Senators, staff members and political analysts say Warner devotes himself largely to his duties on the Armed Services Committee, where he consistently supports large defense budgets and conservative policies. His particular interest is the Navy, which not coincidentally pours billions of dollars into Virginia.

From the beginning, Warner surprised doubters with his capacity for work. He spends hours in hearings and closed-door committee deliberations and is thoroughly briefed on the arcana of military strategy and arms control.

Primarily, though, he appears to be personally well suited to the Senate. In an institution that functions largely on tradition and camaraderie, Warner seems to have mastered the art of fitting in.

"He is an honorable man, a Virginia gentleman," says Sen. Sam Nunn (D-Ga.), chairman of the Armed Services Committee. "He has been a good member ever since he got here. His only flaw is that because he can't possibly beat me on the golf course, he keeps throwing out this story that he beats me on the tennis court. It's not true."

Nunn says he and Warner share a deep admiration for the customs of the Senate's previous generation, men such as Sen. Robert Byrd (D-W.Va.) and former senator John Stennis (D-Miss.). "Both John and I looked to them," Nunn says. "Their way of doing things allows this body to work." Warner emphasizes his "strong reverence for the Senate as an institution," and praises meetings of the Armed Services Committee that are "done with complete dignity. No one tries to get any 20-second sound bites."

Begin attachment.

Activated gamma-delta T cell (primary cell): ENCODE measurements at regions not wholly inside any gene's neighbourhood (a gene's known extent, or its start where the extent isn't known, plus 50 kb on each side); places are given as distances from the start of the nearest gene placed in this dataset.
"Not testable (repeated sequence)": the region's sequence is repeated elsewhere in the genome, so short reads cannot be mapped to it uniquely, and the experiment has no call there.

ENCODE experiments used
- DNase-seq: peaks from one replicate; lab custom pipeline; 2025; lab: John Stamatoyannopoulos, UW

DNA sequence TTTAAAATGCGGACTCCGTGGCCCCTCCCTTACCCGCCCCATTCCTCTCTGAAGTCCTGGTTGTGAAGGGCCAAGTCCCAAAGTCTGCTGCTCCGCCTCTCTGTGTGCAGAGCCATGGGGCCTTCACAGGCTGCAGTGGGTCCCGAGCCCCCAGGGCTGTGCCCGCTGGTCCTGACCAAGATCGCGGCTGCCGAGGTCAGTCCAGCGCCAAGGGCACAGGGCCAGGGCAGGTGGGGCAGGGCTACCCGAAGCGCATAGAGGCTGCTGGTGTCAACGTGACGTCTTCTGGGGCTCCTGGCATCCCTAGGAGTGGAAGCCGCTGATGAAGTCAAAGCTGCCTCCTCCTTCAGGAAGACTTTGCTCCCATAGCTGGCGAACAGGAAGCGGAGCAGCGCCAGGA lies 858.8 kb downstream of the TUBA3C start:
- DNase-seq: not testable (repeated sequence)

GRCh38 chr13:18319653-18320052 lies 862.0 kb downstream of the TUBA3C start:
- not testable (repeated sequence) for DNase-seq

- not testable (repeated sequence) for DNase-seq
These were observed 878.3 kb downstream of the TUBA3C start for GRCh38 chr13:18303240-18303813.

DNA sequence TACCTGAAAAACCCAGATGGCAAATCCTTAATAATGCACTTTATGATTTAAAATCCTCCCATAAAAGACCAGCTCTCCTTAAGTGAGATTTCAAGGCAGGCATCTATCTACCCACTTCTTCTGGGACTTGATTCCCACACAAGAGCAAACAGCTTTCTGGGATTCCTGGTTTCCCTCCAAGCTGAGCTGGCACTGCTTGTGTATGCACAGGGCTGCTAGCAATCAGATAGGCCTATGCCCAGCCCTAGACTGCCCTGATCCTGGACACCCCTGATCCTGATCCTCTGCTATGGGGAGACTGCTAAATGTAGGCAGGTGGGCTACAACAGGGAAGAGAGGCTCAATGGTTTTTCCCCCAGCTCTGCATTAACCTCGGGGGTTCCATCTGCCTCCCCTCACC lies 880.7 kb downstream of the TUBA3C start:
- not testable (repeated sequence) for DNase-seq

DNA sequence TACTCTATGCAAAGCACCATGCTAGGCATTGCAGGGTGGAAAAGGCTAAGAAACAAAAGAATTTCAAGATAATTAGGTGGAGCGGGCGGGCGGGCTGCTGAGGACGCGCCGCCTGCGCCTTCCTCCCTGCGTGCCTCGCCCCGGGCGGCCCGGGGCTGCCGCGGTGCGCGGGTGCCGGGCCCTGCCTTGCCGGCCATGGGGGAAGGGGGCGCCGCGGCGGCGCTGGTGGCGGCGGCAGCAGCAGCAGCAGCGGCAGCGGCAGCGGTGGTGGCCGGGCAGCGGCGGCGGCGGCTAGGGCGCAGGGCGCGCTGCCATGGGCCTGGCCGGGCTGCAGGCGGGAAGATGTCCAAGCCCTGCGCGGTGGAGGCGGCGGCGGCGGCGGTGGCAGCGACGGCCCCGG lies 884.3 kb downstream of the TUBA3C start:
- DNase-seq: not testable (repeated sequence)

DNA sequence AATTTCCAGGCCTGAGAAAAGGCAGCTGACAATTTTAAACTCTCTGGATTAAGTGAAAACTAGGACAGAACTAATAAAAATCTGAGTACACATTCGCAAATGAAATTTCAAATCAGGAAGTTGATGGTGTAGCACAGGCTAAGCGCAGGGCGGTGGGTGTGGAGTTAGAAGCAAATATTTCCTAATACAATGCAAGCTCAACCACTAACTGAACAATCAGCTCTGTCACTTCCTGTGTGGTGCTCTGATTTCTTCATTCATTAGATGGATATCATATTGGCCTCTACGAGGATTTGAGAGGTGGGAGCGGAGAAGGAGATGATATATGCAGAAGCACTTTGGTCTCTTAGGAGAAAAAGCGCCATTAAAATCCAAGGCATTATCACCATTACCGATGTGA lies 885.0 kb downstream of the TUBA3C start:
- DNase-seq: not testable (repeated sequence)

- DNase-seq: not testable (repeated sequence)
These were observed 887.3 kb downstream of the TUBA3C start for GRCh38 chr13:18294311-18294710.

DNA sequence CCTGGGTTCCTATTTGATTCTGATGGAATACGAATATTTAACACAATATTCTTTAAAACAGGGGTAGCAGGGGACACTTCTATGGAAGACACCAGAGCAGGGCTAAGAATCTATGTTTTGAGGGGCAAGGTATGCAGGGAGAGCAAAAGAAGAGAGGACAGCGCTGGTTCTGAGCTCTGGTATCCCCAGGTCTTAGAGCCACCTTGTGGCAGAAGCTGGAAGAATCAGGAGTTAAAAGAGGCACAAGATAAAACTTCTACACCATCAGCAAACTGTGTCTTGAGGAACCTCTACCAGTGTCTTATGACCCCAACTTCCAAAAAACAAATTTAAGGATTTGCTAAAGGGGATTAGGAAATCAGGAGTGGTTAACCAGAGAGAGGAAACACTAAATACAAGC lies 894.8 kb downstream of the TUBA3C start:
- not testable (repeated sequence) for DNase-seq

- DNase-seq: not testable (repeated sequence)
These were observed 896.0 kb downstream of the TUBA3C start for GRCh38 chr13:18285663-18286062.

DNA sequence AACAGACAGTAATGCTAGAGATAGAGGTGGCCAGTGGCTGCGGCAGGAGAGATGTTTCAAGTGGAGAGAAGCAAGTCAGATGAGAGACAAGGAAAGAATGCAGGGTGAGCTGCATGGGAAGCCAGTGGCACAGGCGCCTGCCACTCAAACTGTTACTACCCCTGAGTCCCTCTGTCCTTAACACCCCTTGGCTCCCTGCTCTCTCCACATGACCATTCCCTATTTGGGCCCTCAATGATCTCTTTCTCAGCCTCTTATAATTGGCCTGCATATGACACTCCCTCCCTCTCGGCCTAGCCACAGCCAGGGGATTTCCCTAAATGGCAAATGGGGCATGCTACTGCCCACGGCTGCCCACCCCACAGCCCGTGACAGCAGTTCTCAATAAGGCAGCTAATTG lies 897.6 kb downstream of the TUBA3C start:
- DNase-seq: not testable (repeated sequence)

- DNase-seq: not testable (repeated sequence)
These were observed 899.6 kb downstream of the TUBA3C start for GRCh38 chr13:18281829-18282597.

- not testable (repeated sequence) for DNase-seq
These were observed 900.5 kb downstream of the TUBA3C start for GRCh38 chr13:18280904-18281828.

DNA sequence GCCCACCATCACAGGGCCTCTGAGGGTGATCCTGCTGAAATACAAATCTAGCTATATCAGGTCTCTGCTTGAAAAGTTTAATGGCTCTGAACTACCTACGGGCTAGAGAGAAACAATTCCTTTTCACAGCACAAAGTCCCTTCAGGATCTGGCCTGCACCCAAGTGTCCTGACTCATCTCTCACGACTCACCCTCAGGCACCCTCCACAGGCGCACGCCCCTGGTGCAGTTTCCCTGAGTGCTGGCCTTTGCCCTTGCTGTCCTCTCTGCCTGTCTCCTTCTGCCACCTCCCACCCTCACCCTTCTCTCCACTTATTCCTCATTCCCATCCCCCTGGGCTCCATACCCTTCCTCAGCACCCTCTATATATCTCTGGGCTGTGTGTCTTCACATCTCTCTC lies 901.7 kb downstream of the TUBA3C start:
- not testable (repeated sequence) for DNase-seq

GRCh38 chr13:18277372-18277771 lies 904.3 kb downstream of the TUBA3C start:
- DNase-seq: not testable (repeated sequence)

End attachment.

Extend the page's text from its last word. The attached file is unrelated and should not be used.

Like Bush, whose road to the presidency was paved with thank-you notes, Warner understands the value of small kindnesses. Turnover among his office staff is low, and former aides describe their boss as warm and thoughtful. Warner is cordial even with his potential adversaries; former Virginia governor Gerald L. Baliles, the Democrat who almost certainly would have been Warner's strongest potential challenger this year, has called him "quite able and affable."

'No Rocket Scientist' Others, including some of Warner's allies, have been far less kind. Since his early days in politics, Warner has been dogged by public suggestions that, congenial fellow or not, he is a bit, well, dim. And in many assessments of him, questions about his brain power still come up.

Warner got his first government appointment from President Nixon, and it was widely rumored then that his position had less to do with merit than with huge campaign contributions from his first wife's family. Nixon fueled the fire with his remark disparaging Warner. Adm. Elmo Zumwalt Jr., a former chief of naval operations, wrote a book that dismissed Warner as a lightweight.

By the time he entered the Senate, his image was set. While other freshman lawmakers were unobtrusively learning the ropes, Warner was being pilloried in "Doonesbury," which referred to him as "Senator Taylor." He became the butt of almost as many jokes then as Vice President Quayle is today.

A few months ago, when the satiric magazine Spy listed its choices for the 10 worst members of Congress, it awarded a special place to "the Virginia Senate delegation, past, present and future," citing Warner as a contributing factor. This July, readers of Washingtonian magazine voted Warner among the worst in Congress.

Unsurprisingly, Warner is loath to discuss the subject. He says that early in his Senate career, when he was the target of intense ridicule, he simply ignored it. "It was such an exciting chapter of my life that they could have shot at me all day and all night," he says. "I was determined to succeed.

"What do they call the Redskins linemen, the Hogs? Just dig in like a Redskins lineman, come out of every game bloodied. Bull it out."

Some who have worked with Warner believe the questions about his ability are unjustified. Arnold Punaro, the chief Democratic staff member on the Armed Services Committee, calls Warner "extremely capable." Retired Adm. Gene LaRocque, head of the Center for Defense Information, frequently opposes Warner on defense issues and has appeared on numerous panels with him. "Frankly, I admire the man," LaRocque says. "I think he's one of the better senators."